Sunday, November 10, 2013

Claire Dewitt and the Bohemian Highway

Sara Gran
2013 Houghton Mifflin Harcourt

Reviewed by Carol
4 of 5 stars
“‘That’s wonderful,’ I said.
‘Do you really think so?’ Lydia said. ‘Do you really think it’s wonderful?’
Did I really think it was wonderful? Wonderful was probably an exaggeration. I thought it was fine. Maybe even good. I couldn’t say the last time I thought anything was exactly wonderful. This implied more joy than I may ever have felt. But that was what she wanted to hear.’”

Claire is a mess. A word of advice to those that allow her in their homes–keep your drugs locked up, as she’ll be in the medicine cabinet hunting for Valium and oxycodone as soon as your back is turned. You know Claire. I was friends with her in college. I’m not precisely sure if I love the character, or my memory of the Claire-like friend. Beautiful. Burning with intelligence. Supremely dysfunctional in an utterly honest way. Prone to exploiting and helping those around her in equal amounts.  Not with maliciousness, mind you; more an instinctual focus on meeting her own needs, her desperate attempt to fill the holes in her psyche. And yet, despite all those dysfunctional behaviors, it’s heartache for friends to walk away. (Come to think of it, I’m in a Claire-like relationship with a certain book site right now).

Set in San Francisco some time after Claire DeWitt and the City of the Dead, Claire has set out her detective shingle in her usual ambivalent way, unloading much of her work on her new assistant–a former medieval history student who was strangely drawn to a certain detective how-to book he accidentally discovered in the library. One night, she is awakened by the police calling her; this time, they are hoping that she can offer solace to the wife of an old friend, Paul. Little does the officer know Paul and Claire were star-crossed lovers, and his death might just be the result of damage a decade in the making. The story ricochets between two main cases, the case of Paul’s murder (aka ‘The Case of the Kali Yuga’) and the long-ago case of Claire’s missing Chloe (‘The Case of the End of the World’), but like we already know from Jacques Stilette, Claire’s really solving the mystery of herself.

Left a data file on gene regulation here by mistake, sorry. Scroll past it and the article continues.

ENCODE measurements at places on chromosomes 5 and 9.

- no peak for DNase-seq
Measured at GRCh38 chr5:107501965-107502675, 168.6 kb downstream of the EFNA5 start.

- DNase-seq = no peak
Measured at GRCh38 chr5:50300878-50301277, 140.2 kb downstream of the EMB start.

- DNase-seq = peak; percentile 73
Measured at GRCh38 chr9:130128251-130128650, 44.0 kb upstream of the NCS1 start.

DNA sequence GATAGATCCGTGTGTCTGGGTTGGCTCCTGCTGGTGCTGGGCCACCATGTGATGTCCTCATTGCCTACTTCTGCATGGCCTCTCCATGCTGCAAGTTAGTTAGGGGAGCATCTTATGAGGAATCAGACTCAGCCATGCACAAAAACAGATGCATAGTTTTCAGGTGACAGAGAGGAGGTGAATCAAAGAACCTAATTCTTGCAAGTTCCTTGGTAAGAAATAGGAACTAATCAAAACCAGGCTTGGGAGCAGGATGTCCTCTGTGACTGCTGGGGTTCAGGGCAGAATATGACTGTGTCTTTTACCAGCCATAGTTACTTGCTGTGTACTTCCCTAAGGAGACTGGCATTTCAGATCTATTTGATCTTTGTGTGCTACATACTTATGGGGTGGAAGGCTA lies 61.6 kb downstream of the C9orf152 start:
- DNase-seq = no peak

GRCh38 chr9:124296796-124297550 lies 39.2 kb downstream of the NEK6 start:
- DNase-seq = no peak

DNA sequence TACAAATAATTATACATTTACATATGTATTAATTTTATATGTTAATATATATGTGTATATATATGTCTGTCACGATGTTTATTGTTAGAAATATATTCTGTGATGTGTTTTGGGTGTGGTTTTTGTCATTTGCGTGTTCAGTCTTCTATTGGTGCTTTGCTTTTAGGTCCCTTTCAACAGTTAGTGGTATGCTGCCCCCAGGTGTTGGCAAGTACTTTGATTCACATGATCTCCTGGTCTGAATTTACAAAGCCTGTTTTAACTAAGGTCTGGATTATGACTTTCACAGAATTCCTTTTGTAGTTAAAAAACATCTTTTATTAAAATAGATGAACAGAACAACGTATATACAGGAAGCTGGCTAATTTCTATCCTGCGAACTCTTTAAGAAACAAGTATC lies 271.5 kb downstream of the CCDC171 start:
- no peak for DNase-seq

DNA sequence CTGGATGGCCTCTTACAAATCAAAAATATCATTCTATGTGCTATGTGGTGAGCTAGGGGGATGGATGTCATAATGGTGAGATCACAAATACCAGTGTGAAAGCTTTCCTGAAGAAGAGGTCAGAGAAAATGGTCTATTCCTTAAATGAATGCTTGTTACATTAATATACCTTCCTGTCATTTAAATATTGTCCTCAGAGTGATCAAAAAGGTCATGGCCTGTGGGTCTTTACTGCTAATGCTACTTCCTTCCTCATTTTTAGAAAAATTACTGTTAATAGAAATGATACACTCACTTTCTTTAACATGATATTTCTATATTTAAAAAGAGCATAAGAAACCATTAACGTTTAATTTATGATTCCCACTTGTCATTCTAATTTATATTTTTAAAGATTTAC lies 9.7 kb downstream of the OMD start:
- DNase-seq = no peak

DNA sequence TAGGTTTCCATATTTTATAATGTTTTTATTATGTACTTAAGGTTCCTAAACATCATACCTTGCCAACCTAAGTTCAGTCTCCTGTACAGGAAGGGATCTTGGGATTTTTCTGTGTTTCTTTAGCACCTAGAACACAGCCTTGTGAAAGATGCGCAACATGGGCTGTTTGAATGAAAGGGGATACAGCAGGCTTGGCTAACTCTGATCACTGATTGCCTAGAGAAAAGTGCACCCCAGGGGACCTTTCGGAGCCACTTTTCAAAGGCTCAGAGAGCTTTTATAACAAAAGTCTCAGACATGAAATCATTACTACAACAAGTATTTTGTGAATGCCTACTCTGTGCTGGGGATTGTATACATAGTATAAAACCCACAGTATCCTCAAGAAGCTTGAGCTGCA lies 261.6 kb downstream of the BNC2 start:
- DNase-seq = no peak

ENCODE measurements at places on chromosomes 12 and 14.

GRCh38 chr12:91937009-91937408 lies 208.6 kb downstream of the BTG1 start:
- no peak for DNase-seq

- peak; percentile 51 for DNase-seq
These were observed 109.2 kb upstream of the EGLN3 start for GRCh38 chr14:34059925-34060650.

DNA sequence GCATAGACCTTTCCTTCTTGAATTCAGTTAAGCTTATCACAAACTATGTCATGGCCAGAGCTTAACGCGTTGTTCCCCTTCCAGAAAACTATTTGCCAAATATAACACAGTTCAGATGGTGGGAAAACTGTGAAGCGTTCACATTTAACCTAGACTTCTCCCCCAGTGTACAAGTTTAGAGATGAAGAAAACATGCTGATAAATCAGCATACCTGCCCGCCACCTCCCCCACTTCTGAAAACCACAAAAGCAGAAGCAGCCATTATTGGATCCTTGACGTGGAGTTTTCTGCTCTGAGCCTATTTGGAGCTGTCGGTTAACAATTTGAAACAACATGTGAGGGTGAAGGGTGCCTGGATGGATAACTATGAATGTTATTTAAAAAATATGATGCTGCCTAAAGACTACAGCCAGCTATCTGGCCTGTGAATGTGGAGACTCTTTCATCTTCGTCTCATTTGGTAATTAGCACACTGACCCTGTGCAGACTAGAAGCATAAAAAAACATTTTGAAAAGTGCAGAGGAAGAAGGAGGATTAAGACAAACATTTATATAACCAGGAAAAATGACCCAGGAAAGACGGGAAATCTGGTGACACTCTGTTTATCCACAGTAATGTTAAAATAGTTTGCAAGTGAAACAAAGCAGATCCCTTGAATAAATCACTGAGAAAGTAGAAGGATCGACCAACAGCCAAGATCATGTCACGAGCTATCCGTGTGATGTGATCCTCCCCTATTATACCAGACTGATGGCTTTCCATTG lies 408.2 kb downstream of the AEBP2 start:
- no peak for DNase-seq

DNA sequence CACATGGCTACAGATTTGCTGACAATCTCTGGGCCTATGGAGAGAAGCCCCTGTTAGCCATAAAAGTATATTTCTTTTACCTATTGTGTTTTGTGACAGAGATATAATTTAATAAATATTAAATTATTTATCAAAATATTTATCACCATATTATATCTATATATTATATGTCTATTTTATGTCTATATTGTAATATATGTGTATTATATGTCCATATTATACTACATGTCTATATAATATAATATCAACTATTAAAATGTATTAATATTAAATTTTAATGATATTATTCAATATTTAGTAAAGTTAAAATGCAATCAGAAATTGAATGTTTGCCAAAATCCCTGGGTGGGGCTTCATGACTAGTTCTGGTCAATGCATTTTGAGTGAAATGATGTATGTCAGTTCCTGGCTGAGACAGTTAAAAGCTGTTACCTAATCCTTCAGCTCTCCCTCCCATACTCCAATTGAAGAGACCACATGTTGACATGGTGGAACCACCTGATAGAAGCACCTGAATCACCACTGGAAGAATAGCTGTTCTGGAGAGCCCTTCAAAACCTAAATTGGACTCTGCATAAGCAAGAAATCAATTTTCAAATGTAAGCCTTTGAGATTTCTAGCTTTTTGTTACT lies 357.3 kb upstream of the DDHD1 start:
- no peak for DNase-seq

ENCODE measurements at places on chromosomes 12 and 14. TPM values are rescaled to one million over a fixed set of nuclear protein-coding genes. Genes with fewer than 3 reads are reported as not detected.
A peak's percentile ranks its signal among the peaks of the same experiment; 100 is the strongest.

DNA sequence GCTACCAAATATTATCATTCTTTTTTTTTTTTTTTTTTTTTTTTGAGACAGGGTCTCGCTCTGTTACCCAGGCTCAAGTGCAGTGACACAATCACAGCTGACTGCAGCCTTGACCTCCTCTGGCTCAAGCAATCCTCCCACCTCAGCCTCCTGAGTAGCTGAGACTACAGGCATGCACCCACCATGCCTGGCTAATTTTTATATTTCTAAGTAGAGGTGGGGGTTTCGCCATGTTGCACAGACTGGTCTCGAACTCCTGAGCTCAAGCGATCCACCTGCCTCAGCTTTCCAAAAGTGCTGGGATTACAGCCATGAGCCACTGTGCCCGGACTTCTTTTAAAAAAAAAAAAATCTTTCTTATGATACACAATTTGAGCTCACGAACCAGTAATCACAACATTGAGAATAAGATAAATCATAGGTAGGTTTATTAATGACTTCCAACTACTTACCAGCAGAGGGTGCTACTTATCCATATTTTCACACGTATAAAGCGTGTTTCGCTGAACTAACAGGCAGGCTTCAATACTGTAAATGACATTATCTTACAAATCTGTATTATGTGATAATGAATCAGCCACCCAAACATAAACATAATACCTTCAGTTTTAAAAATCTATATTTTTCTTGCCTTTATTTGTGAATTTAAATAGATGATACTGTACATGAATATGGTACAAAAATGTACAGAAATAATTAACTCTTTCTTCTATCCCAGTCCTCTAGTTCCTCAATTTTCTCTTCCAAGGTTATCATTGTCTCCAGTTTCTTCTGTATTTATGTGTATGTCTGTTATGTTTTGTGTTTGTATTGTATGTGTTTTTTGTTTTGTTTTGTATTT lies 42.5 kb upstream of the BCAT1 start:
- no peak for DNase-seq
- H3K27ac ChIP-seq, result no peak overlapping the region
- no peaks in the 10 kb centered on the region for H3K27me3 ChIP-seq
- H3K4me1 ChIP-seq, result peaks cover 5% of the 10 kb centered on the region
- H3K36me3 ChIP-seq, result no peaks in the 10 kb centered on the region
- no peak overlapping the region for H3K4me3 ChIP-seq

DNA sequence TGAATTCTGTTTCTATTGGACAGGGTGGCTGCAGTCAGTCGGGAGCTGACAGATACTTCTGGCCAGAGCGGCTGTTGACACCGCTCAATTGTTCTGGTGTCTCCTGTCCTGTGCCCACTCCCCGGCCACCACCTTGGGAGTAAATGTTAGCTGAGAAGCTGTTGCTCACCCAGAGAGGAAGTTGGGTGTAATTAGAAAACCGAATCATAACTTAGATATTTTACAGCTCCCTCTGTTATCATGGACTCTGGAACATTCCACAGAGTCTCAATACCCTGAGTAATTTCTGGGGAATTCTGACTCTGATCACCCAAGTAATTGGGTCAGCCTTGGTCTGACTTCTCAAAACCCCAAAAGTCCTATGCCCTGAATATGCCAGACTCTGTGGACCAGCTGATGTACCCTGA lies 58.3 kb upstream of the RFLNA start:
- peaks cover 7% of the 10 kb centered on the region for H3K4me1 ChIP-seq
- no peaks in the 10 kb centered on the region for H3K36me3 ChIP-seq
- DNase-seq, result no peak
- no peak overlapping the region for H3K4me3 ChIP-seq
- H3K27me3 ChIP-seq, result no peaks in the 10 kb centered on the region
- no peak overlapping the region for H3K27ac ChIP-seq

“But then I felt tense, and the moment turned yellow and eerie, like the moment when the clouds have gathered and the light turns before it starts to storm. Like in a movie when you see a couple looking so happy and alive, but you knew when you brought your ticket: This wasn’t a story about love. This was a story about murder.”

I picked up the book once, and after a chapter in, realized my schedule was too busy to fully commit to Claire (no allowing her near my medicine cabinet). Once I cleared a little space, I picked it up again and was rapidly re-impressed by Gran’s ability to weave a tale. Once again, she astounds me with her writing, particularly her ability to capture small explosions of emotion with direct, profound simplicity. 

When someone says, ‘oh, that detective book you guys like,’ referencing the book  D√©tection which gave shape and purpose to the teenage Claire’s life, the response is:
“This book we liked. Like this air we breathed, this sun that shone on us.”

Thankfully, the heartache of Claire’s past case and the destruction of the current one are leavened with Gran’s sly humor. Sometimes, it’s in Claire’s descriptions: